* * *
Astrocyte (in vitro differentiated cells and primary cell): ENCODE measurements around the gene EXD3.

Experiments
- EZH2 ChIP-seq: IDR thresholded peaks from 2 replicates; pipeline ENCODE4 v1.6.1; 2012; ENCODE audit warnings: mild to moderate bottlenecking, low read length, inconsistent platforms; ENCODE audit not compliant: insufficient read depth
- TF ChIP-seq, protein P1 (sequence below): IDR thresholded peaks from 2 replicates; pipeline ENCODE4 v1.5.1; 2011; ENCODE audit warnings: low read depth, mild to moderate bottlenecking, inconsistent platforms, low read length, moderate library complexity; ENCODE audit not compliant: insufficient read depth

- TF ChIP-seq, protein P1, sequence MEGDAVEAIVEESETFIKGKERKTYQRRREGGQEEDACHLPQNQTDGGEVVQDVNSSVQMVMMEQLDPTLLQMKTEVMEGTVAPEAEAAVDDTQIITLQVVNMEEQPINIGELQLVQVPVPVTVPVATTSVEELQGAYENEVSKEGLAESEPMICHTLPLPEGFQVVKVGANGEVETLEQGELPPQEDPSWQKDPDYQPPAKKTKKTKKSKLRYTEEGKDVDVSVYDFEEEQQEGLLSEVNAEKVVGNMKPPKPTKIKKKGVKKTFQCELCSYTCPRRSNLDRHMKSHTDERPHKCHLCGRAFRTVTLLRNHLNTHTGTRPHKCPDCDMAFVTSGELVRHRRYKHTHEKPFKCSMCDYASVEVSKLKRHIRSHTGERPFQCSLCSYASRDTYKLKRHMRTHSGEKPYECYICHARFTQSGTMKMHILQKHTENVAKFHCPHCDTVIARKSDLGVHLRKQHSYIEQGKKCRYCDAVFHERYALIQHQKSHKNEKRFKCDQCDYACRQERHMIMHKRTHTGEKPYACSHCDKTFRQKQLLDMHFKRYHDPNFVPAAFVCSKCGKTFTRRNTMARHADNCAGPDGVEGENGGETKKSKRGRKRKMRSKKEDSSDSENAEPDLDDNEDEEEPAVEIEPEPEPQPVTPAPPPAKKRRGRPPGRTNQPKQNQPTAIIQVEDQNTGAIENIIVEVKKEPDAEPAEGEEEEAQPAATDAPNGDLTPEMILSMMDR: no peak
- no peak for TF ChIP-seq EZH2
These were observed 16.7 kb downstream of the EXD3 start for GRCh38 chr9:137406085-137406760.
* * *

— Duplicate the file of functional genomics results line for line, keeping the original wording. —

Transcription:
Astrocyte (in vitro differentiated cells and primary cell): ENCODE measurements around the gene EXD3.

Experiments
- EZH2 ChIP-seq: IDR thresholded peaks from 2 replicates; pipeline ENCODE4 v1.6.1; 2012; ENCODE audit warnings: mild to moderate bottlenecking, low read length, inconsistent platforms; ENCODE audit not compliant: insufficient read depth
- TF ChIP-seq, protein P1 (sequence below): IDR thresholded peaks from 2 replicates; pipeline ENCODE4 v1.5.1; 2011; ENCODE audit warnings: low read depth, mild to moderate bottlenecking, inconsistent platforms, low read length, moderate library complexity; ENCODE audit not compliant: insufficient read depth

- TF ChIP-seq, protein P1, sequence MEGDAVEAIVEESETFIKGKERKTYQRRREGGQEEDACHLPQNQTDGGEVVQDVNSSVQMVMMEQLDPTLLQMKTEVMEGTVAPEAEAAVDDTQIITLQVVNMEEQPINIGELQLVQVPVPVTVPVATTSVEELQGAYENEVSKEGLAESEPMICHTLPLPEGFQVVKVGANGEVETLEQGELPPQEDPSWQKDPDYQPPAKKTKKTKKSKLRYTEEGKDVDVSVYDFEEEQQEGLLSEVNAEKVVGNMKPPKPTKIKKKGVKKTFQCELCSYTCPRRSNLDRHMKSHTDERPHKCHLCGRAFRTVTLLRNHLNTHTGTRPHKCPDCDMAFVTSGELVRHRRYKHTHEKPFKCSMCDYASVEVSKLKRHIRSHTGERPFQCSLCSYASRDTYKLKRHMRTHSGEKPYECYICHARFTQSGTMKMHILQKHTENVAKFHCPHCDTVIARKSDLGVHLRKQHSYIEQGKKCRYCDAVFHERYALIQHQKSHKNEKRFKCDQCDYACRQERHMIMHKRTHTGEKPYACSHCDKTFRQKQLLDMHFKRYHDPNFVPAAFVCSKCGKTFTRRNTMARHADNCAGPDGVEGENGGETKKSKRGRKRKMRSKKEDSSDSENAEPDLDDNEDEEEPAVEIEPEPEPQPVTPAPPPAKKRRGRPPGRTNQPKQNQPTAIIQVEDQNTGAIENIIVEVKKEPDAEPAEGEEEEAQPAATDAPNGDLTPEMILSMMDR: no peak
- no peak for TF ChIP-seq EZH2
These were observed 16.7 kb downstream of the EXD3 start for GRCh38 chr9:137406085-137406760.